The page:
If dementia has been around for so many decades, why is there no cure for dementia yet? What are the hurdles that scientists face to find a cure to this devastating class of diseases?
We asked Dr. Matt Huentelman why there is no cure for dementia yet. He shared 7 reasons for it and what it may take to discover the cure or cures or find ways to prevent it.
1. Dementia is Not a Single Disease But Many
Many people believe that dementia is a single illness. It’s important to realize that dementia is an umbrella term. It groups many different types of brain diseases together.
So, to end dementia, scientists must find ways to stop many different brain diseases.
But you can have dementia caused by other factors too. For example, blood vessel problems within your brain could lead to vascular dementia.
Exposure to different medicines could be the cause of some temporary dementias. So, some medications can actually cause a dementia-like syndrome. Oftentimes, when stopping the medicine, the patient will no longer experience symptoms of the disease.
Lewy Body dementia was discovered in 1912. Parkinson’s was originally considered a neurological syndrome called “shaking palsy”.
Dementia research studies keep discovering different types of diseases that impair brain function as we age. A great example is LATE, a new type of dementia similar to Alzheimer’s that was first described in 2019.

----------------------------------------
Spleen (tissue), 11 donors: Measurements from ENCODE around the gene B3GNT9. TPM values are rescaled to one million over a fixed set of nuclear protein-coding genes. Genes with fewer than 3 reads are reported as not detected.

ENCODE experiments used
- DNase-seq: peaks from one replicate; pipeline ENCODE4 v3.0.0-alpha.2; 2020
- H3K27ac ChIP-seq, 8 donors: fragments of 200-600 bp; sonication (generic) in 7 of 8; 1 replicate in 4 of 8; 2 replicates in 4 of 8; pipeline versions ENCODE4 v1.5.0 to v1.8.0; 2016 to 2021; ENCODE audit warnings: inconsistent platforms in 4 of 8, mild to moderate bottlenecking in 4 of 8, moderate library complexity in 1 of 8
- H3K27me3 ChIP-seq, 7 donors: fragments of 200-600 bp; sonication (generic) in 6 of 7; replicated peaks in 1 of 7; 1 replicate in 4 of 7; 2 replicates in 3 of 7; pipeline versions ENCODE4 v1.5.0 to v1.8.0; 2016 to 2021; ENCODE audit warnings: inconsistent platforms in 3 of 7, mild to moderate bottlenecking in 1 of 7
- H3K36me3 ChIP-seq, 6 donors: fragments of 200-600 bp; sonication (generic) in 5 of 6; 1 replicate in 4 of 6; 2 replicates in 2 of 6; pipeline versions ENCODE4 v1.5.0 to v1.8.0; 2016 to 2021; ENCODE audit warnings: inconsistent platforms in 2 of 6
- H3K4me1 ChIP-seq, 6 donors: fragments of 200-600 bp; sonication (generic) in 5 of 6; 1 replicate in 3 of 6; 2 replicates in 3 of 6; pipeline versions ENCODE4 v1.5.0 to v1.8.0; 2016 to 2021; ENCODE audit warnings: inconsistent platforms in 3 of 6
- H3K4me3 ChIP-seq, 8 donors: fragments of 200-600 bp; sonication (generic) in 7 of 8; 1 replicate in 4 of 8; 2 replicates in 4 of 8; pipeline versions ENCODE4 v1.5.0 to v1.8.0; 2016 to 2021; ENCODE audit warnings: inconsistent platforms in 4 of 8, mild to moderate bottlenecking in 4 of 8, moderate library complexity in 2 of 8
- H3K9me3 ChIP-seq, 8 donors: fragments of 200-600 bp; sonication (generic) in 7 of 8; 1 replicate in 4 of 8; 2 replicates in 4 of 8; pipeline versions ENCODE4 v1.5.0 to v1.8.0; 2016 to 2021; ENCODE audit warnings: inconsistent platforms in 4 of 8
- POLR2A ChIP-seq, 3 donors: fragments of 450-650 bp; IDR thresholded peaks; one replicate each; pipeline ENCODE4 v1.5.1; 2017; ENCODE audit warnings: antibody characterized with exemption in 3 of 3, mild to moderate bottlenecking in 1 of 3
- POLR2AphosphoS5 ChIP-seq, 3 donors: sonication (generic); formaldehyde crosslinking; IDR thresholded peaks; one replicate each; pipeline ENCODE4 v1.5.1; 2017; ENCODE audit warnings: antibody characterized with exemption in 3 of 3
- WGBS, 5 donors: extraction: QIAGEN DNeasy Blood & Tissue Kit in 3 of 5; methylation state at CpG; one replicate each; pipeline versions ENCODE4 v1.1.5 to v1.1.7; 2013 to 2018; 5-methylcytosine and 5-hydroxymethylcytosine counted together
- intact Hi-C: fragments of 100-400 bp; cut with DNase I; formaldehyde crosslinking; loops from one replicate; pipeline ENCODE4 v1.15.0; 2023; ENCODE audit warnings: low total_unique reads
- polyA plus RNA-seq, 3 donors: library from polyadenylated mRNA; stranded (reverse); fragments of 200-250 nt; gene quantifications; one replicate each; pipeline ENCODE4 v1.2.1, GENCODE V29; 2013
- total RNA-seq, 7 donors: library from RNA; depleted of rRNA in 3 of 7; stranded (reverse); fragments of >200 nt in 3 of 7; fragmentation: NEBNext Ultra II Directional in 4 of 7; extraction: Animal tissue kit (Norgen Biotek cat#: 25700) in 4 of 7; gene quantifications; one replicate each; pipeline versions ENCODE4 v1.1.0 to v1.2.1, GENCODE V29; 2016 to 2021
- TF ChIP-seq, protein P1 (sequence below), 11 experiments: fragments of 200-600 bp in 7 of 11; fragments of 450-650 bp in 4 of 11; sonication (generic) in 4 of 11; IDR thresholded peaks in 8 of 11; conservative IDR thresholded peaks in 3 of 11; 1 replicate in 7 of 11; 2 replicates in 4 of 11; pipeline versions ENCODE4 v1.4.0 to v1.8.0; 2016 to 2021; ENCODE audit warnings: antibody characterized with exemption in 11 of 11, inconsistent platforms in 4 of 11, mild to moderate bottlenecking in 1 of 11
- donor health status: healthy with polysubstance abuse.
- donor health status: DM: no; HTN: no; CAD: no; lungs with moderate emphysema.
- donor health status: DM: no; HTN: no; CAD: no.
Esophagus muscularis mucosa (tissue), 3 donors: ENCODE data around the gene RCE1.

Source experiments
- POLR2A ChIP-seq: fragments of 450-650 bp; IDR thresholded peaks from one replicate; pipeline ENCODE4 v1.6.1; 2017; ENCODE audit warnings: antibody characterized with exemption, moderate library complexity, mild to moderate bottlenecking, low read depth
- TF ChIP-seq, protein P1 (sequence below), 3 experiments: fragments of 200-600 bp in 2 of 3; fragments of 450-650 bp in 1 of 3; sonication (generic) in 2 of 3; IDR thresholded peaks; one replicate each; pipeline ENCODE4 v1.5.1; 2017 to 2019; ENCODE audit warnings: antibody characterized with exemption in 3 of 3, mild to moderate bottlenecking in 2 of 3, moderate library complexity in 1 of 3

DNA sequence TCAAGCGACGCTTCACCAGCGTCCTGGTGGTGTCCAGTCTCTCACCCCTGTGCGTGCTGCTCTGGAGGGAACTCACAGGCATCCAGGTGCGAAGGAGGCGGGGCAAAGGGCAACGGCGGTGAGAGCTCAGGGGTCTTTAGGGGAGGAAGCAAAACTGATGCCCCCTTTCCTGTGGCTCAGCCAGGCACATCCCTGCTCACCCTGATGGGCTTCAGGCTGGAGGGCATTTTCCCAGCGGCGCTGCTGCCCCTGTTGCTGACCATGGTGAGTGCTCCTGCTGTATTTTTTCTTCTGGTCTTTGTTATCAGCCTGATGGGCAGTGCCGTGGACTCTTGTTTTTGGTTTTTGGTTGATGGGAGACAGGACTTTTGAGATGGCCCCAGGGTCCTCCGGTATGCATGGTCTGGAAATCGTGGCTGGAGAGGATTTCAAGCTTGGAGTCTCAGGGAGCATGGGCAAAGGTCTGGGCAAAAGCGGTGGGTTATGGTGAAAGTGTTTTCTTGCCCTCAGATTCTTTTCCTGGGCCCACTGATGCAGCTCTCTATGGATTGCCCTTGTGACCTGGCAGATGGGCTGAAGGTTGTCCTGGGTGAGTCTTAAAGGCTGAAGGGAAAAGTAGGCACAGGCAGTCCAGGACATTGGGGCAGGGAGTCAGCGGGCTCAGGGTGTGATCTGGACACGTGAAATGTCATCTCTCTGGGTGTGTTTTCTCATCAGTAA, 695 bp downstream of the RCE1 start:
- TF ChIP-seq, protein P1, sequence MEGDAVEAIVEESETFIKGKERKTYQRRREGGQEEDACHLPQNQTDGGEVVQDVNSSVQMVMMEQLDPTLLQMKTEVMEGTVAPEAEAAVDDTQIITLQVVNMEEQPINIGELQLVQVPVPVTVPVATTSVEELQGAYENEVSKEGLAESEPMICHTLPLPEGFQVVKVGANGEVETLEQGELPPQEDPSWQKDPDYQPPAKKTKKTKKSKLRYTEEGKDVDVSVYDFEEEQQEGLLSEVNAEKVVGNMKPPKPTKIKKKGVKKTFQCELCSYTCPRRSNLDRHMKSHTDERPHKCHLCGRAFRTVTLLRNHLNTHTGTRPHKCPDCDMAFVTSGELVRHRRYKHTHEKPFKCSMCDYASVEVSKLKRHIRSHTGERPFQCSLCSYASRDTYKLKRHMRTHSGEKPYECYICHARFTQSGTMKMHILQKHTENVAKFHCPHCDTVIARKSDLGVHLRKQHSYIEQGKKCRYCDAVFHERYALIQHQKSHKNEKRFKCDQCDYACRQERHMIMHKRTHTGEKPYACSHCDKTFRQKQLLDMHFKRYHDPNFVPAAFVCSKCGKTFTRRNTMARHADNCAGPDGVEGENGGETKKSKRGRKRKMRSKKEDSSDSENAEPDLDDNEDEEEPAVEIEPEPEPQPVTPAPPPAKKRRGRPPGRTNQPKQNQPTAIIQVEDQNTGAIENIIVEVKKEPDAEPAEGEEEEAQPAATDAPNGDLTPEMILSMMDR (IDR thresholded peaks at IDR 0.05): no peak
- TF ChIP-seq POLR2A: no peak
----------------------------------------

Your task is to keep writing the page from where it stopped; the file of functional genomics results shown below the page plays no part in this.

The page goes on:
So, dementia is the umbrella term for many types of illnesses and diseases.
It is unlikely, albeit almost impossible, that a single cure will address all of the dementias.
2. In Search of a Cure for Alzheimer’s Dementia: Finding the Cause
When referring to Alzheimer’s research in particular, there have been different hypotheses about its origin or its cause. These different hypotheses or ideas were studied over decades to try to find a cure.
So far, none of them has proven to be the actual cause of the disease. Not knowing the cause, complicates science’s search for a cure.
For example, before 2019:
- 22.3% of the trials focused on the amyloid hypothesis,
- 19% on neurotransmitters as the possible cause;
- about 12.7% of trials tested the tau tangles hypothesis;
- 17% tested the mitochondrial disease of the synapses;
- 7.9% the neurovascular hypothesis;
- 6.6% the exercise hypothesis;
- 4.6% neuroinflammation of the microglia as the cause;
- 0.5% the virus hypothesis;
- and the rest tested a variety of theoretical causes.
Source: PMCID: PMC6799833